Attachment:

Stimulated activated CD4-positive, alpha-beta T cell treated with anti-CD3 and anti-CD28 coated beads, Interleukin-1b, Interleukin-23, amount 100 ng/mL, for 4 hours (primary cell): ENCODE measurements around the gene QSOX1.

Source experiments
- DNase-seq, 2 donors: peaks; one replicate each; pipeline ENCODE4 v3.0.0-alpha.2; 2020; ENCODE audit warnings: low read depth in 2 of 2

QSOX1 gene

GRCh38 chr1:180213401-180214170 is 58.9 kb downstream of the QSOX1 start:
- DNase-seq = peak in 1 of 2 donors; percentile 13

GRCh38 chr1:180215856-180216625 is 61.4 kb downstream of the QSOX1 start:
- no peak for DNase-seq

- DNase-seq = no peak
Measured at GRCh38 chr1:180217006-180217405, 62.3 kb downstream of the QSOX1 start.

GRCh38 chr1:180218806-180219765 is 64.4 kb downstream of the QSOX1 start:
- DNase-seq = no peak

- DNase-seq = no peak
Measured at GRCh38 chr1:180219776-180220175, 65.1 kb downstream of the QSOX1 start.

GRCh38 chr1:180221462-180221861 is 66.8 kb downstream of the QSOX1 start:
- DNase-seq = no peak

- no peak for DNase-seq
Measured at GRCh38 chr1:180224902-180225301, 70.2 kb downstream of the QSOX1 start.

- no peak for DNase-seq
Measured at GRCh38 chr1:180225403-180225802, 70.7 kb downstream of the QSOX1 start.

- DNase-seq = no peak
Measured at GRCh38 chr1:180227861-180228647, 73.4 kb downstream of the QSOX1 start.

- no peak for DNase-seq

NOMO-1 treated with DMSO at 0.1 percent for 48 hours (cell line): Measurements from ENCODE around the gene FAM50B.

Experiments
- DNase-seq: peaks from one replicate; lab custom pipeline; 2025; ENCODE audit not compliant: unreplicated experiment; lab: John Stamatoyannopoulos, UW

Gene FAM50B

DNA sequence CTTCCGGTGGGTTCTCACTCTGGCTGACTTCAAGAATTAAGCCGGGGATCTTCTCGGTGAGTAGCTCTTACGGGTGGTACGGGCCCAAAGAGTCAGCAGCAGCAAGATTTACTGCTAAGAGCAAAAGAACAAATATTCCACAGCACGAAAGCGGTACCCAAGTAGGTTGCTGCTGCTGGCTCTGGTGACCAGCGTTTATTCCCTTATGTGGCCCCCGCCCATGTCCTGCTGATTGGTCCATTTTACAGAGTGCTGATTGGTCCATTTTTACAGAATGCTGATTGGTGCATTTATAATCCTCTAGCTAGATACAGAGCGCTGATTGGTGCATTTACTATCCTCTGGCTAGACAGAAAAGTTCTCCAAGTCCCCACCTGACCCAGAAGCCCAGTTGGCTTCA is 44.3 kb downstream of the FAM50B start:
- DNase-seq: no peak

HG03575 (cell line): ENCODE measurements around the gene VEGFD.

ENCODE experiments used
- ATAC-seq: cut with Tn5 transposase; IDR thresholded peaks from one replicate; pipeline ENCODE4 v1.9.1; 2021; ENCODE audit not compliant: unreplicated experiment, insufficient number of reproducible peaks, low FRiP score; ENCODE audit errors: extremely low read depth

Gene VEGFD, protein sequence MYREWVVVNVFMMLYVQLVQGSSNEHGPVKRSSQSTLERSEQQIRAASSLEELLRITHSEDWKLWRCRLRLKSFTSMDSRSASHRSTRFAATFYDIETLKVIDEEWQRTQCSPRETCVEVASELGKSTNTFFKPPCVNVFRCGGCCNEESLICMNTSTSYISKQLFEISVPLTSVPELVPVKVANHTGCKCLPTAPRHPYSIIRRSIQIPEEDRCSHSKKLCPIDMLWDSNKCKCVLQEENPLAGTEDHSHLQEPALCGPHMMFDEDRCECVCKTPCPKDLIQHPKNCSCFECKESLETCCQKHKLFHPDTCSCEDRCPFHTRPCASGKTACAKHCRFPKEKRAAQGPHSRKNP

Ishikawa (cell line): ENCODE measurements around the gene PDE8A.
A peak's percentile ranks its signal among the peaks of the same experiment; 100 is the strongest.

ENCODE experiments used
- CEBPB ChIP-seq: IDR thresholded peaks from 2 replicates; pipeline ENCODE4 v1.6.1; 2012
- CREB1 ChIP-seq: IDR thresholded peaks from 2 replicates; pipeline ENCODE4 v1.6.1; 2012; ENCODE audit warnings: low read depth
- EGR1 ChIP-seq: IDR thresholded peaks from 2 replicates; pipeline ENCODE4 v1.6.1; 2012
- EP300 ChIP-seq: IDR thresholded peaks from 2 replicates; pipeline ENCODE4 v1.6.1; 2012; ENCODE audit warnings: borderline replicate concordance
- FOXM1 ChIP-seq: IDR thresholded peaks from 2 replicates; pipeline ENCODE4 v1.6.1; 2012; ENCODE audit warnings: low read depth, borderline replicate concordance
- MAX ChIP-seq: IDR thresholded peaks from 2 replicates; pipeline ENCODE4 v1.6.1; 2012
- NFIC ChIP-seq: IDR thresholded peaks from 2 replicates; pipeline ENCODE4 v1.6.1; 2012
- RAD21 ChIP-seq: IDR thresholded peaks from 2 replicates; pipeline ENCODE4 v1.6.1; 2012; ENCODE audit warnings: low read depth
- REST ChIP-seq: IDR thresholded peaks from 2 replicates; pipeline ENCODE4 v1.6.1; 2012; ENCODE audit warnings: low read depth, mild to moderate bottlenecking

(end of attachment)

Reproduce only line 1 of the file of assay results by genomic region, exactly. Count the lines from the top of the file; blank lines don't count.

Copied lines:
Stimulated activated CD4-positive, alpha-beta T cell treated with anti-CD3 and anti-CD28 coated beads, Interleukin-1b, Interleukin-23, amount 100 ng/mL, for 4 hours (primary cell): ENCODE measurements around the gene QSOX1.